The alternative-fuel program is attracting a wide array of consumers -- from businesses that plan to convert entire fleets to cleaner-burning propane-only vehicles, to retirees capitalizing on $30,000 cash rebates to purchase new motor homes.
Late-night television ads are drawing hordes of customers to RV dealers where cash rebates slash the cost of a new, $60,000 motor home that runs on gasoline and propane to about $27,000. As an added bonus, the state has waived sales taxes on alternative-fuel vehicles, which saves another $3,000 on a $60,000 motor home.
The state giveaway also is bringing reports of price gouging. State officials say some alternative-fuel conversion companies are jacking up the cost of installing equipment by thousands of dollars -- knowing that consumers are unlikely to balk at the higher price because the state will cover 100 percent of the cost. Meanwhile, consumers are demanding fully loaded vehicles because the state is covering anywhere from 30 percent to 50 percent of the sticker price.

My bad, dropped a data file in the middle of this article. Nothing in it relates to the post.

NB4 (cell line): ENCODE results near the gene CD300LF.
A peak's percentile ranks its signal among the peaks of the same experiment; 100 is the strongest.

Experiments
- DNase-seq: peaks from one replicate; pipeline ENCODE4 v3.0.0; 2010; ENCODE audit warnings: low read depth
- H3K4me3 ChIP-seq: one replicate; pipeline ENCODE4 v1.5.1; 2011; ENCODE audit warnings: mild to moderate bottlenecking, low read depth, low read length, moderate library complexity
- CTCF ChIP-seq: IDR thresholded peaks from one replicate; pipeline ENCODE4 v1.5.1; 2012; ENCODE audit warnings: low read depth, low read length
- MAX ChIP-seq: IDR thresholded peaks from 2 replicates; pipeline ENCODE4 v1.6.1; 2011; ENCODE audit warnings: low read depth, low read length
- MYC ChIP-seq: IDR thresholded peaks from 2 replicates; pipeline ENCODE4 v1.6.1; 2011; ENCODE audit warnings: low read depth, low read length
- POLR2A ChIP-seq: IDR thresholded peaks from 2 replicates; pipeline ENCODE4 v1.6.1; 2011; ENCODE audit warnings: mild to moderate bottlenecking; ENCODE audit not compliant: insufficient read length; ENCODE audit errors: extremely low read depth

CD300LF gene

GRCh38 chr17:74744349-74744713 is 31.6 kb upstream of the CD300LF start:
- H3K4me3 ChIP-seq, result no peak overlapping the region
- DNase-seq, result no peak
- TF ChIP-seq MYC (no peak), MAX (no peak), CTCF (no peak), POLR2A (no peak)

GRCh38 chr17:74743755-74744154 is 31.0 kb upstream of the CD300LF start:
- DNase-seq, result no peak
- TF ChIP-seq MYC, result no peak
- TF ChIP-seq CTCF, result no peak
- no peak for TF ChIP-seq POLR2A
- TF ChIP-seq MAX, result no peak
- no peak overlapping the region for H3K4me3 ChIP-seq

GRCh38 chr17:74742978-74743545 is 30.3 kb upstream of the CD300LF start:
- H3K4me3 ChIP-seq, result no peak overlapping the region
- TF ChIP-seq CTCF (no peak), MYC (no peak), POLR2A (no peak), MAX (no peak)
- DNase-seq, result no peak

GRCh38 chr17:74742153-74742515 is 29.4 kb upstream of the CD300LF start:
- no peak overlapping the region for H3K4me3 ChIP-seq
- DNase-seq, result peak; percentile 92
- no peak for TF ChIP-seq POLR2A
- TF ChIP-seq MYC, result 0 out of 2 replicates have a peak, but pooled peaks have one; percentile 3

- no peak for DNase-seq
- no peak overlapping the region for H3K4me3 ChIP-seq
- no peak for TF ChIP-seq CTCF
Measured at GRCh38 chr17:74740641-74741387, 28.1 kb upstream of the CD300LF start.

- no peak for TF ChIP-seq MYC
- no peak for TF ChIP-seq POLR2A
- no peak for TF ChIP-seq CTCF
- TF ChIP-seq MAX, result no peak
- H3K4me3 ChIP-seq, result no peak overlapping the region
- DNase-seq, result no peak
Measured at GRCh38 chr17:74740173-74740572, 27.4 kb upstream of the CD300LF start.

The law also is giving corporations a golden opportunity to revamp fleets for a fraction of the normal cost. More than 40 companies have taken advantage of the program to purchase alternative-fuel vehicles in bulk.
Arizona Checker Leasing leads the way with plans to convert 459 taxicabs from gasoline to propane. State officials estimate Checker Leasing will receive at least $4 million in cash tax incentives to do the conversion on existing Ford Crown Victorias and Tauruses. The cost to the state could easily double depending on how many new vehicles Checker purchases.
"It's a type of conversion that if we didn't have the state aid on it, we couldn't afford to do it," says Checker president Bill Arnett. "The advantage to the state is that we sure are going to take a lot of the pollution out of the air."
Arnett expects the conversion to propane will reduce maintenance costs, extend the life of the vehicles and save money on fuel. "We are going to use more propane than all the rest of the cars in Arizona," Arnett says.